The personal stories drove the point home. It gave the students something tangible to connect to the lesson. Something to remember.

3. Sharing means caring & caring takes energy

Opening up also takes a lot out of you.

At some point, around week 4, I hit the wall. It was similar to reaching kilometres 33-35 when you run a marathon. My battery was empty. My brain felt heavy. I didn't know where my next idea would come from.

Enter Michael Sklar with the perfect pick-me-up:

Finally - a big thank you to all of my students!

Teaching is a very rewarding experience. While I was the one sharing my writing lessons, I learned even more from my mentor group.

Jump to section 4 for some standout student essays.

5 weeks, 5 lectures, 67 students and one goal - to build resilient writing habits. Thanks to Terri Lonier for capturing this screenshot.

2. Creating Visuals for Writing

Big news!

Following the success of our Creating Visuals 101 workshop, my friend Angie Wang and I launched an accountability group for idea visualisation and drawing.

Itโ€™s called Creating Visuals for Writing or CV4W for short.

CV4W is a safe space to grow the seeds of your creativity. Over the next month, we will post drawing prompts, give each other feedback and share visualisation tips.

If this sounds like something youโ€™d be interested in, join our Slack Channel here.

3. 30 Strategies to increase your Luck Surface Area

Promoting your work is like cooking for yourself.

If you can't cook and you don't know someone who will cook for you, you'll go hungry.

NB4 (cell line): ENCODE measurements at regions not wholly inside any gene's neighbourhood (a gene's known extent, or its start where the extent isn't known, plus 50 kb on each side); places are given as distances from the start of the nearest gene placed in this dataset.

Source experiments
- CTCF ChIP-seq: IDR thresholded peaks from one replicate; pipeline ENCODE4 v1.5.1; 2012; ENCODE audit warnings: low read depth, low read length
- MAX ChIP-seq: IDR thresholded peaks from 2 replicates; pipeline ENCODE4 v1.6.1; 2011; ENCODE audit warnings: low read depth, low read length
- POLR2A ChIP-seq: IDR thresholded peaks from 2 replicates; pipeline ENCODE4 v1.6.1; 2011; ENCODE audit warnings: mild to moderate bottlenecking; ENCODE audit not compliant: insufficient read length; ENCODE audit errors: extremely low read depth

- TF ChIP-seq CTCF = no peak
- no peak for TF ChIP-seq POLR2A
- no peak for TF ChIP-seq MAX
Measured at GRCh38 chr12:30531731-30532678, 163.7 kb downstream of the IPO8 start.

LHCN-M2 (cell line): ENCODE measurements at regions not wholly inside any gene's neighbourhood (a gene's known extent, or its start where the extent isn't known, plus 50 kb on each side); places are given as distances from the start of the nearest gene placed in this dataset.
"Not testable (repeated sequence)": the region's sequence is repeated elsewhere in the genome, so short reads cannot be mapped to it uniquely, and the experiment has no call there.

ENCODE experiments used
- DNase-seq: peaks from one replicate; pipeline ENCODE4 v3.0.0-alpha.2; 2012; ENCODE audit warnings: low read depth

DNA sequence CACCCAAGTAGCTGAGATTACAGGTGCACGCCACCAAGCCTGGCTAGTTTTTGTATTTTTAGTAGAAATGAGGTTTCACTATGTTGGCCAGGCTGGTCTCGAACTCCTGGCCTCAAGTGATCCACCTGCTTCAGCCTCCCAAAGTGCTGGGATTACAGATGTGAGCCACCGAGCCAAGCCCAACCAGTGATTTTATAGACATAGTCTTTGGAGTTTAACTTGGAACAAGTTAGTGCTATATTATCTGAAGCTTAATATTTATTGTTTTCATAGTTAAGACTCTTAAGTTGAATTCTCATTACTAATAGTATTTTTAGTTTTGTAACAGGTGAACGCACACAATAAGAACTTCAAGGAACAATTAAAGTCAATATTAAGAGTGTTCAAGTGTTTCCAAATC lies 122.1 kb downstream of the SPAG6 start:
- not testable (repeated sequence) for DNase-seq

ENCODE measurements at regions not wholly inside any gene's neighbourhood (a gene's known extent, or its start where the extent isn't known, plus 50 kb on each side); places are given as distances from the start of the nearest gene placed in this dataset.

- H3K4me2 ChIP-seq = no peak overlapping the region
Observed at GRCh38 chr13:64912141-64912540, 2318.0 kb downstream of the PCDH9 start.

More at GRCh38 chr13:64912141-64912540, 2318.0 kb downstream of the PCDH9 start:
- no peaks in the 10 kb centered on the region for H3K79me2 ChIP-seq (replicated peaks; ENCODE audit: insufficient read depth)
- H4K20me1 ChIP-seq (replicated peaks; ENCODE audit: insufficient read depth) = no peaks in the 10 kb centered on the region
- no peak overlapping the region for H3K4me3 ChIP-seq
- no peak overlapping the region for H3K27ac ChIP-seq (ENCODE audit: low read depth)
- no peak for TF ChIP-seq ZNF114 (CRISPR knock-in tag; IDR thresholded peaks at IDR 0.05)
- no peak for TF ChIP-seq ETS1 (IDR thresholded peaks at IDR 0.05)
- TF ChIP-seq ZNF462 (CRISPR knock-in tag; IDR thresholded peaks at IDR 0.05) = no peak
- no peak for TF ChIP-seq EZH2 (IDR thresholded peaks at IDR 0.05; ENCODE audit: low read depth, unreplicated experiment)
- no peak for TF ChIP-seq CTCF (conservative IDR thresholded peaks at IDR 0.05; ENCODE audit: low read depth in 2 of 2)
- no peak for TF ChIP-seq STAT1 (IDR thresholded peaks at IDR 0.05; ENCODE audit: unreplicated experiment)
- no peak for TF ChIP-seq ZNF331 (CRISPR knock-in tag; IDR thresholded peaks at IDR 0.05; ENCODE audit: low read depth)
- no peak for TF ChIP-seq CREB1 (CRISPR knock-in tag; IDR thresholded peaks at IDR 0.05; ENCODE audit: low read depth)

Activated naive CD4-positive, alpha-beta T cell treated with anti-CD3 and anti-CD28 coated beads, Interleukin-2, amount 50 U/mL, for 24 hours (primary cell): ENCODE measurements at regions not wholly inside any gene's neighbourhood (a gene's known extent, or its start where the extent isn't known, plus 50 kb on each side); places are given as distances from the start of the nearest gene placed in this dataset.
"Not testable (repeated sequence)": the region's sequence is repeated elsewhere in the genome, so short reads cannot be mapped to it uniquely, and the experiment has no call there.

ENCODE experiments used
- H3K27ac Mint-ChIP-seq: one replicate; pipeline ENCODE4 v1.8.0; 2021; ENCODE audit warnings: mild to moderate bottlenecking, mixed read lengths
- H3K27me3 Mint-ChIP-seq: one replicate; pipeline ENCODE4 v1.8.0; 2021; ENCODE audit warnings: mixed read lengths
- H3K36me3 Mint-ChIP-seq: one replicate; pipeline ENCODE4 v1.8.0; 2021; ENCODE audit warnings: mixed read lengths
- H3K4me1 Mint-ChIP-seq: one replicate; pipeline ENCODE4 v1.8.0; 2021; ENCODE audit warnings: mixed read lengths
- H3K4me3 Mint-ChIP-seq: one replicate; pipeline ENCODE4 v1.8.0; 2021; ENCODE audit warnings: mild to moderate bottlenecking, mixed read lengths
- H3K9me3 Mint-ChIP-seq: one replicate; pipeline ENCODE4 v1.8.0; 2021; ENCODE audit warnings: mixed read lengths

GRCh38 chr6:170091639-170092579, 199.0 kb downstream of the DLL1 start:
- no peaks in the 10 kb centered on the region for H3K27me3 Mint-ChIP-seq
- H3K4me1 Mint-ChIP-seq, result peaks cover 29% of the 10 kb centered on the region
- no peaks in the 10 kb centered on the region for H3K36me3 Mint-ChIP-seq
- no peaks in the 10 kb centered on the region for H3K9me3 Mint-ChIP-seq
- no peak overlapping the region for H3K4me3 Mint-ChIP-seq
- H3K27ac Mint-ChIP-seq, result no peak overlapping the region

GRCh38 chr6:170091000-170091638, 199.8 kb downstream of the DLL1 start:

Apply these tips so you don't go hungry on your online writing journey:

If you don't have time to go through all 30, here are my favourite tips:

  1. Repurpose your essays for other mediums. Threads on Twitter, short-form video content on Tiktok, visuals for Instagram. This will increase your reach.
  2. Embrace the identity of your art. Say โ€œI'm a writer" or โ€œIโ€™m a photographerโ€. People will take you more seriously and you will take your craft more seriously as well. Via Michelle Varghoose.
  3. Be a champion for other people's work. Support others on social media. Feature the writing of creators you admire. Online writing is a positive-sum game. We all win by cheering each other on. Via Karena de Souza (the champion of being a champion for others).

4. My favourites

Creatorsโ€™ Corner is a place where I share my journey and showcase the work of the people I admire.

Here are some standout essays from the students I mentored:

  1. Yehudis Milchstein: Leaving Orthodox Judaism
  2. Nic Rosslee: The Nick Cave Omnibus
  3. Leslie Kim: The Fine Line Between Passion and Addiction
  4. Ishan Shanavas: Why Do You Keep Risking Your Life?
  5. Sairam Sundaresan: Stupid is the new smart
  6. Mak Rahman: You Can Capture a Moment in Time or the Moment. You Can't Have Both

Give them a read. I expect these names to blow up over the next year ๐Ÿš€.

Have a great week further and happy creating!

โ€“ John